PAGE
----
Coping Mechanisms for Addiction – If a person becomes overwhelmed with life’s struggles, such as the loss of employment, a failing marriage, physical health problems, emotional instability or co-occurring mental health disorders, he or she may begin to self-medicate with drugs or alcohol. Eventually, this pattern of abuse becomes increasingly compulsive, and an addiction ultimately develops.
List of Coping Mechanisms
Although the number of strategies outlined as follows may be somewhat intimidating, it is important to realize that you do have the power to take control of your life, health, and happiness. You don’t have to practice all of these or try to engage in them all simultaneously. The path toward recovery varies for each person, and hence, the combination of coping mechanisms that bring the most benefit will differ person to person.
Developing a Multi-Faceted Approach
Instead of becoming overwhelmed by these strategies, you may consider them as part of an extensive toolkit, so to speak. Should the need arise to use them, you’ll be prepared to execute them to ward off temptation and relapse.
Create a Social Support Network
Developing significant and supportive relationships can help to reinforce your sense of belonging, self-confidence, and self-awareness. You can choose to re-kindle an old relationship or establish a new one, but recognize that these positive relationships are a vital component of recovery.
They can help to end loneliness and isolation and allow others to reflect your mental and emotional state back to you and give encouragement or voice concern should you deviate from your focus.
Join a Support Group
Also, you can participate in various support groups. Whether faith-based or secular, these groups can give you the benefit of shared experiences facilitated by peer support. These interactions promote increased accountability, encouragement and access to other coping skills. These groups can also be the perfect place to meet new sober friends.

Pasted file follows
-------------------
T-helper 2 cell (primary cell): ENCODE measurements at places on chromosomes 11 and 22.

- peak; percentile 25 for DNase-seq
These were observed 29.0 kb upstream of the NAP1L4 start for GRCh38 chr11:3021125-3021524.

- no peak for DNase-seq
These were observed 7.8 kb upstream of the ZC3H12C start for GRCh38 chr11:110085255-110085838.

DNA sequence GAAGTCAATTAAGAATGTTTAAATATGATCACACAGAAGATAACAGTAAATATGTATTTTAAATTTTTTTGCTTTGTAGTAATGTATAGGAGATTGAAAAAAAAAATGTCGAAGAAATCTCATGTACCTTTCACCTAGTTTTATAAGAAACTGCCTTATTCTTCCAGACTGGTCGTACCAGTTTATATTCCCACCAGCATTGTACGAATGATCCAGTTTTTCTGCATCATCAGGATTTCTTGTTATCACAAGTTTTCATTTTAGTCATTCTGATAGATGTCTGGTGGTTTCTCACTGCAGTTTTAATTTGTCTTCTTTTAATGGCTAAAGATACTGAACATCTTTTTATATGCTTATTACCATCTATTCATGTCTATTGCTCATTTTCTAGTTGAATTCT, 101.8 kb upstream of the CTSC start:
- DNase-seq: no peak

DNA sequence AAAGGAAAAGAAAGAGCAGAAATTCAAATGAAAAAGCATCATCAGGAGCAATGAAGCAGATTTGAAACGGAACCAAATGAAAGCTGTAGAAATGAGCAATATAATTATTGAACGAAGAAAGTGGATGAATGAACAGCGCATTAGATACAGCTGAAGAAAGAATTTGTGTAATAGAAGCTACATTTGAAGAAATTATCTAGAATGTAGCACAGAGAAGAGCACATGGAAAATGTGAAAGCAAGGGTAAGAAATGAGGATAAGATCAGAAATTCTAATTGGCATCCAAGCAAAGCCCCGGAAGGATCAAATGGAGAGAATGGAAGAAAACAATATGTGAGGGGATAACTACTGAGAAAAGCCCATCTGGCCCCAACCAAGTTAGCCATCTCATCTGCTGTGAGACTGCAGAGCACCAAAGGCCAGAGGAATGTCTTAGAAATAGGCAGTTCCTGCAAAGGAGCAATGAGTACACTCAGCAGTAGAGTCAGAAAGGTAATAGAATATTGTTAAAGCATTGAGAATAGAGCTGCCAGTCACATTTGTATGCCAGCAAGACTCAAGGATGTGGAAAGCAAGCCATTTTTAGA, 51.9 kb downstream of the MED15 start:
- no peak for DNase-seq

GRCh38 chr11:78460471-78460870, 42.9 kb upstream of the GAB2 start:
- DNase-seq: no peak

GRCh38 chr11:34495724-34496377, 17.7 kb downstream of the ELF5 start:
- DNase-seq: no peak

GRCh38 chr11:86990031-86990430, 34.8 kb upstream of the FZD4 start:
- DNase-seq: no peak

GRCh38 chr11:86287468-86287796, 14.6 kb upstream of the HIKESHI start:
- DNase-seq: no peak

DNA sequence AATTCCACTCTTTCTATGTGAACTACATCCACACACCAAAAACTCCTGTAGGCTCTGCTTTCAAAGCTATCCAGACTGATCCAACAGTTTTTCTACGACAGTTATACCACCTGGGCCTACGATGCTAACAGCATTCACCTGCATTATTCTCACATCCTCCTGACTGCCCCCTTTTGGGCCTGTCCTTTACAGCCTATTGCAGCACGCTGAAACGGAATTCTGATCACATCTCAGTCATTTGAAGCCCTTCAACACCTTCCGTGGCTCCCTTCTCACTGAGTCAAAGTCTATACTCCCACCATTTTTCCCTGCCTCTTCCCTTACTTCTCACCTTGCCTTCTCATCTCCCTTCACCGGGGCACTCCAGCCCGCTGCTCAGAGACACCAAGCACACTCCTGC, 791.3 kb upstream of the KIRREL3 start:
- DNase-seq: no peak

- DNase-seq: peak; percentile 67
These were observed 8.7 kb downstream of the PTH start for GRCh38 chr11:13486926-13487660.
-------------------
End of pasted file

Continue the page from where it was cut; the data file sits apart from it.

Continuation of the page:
Enhanced Interpersonal Skills
The quality of your relationships, such as those with a spouse, child, or friend, can improve when you learn how to create and honor boundaries and find new, healthy ways to express needs. Communication skills training can help you in more precisely conveying your needs and understanding those of others, relating your feelings honestly, and listening more effectively. When you’re struggling with thoughts of substance abuse, you need to be able to reach out to those people who care most and explain that you need help.
Spiritual or religious practices have been shown to provide significant benefit to those who participate during and after substance abuse treatment. Not only do these practices offer sources of hope, inspiration, and empowerment, they also allow you another method to keep yourself accountable and sober.
Too often, a person in the throes of addiction or struggling to maintain recovery finds that their thoughts are stuck in the past or the future. This behavior can detract from the power of the present moment – mindfulness helps a person to be “present in the present,” and deal with things as they occur.
When one is successful at doing this, he or she will be better able to accept the situation and access the power, resources, and skills to change it. Mindfulness has been shown to improve self-control and moderate impulsivity, two skills that are of great benefit when one is attempting to cope with a potential trigger.
Avoiding high-risk situations is essential to protect oneself from triggers. In recovery, the acronym “H.A.L.T.” is often employed that can help a person remember the most common states that can result in thoughts of relapse. H.A.L.T. stands for Hungry, Lonely, Angry and Tired, or in other words, situations that might compel one to use drugs or alcohol to alleviate these feelings.
If you can’t circumvent a situation that makes you feel this way, such as an intense day of work, you can still be mindful or controlling of the things you can. For example, you can make arrangements to see a close friend on a day you know you’ll be feeling exhausted or lonely to help to bolster your mood and reinforce your recovery plans.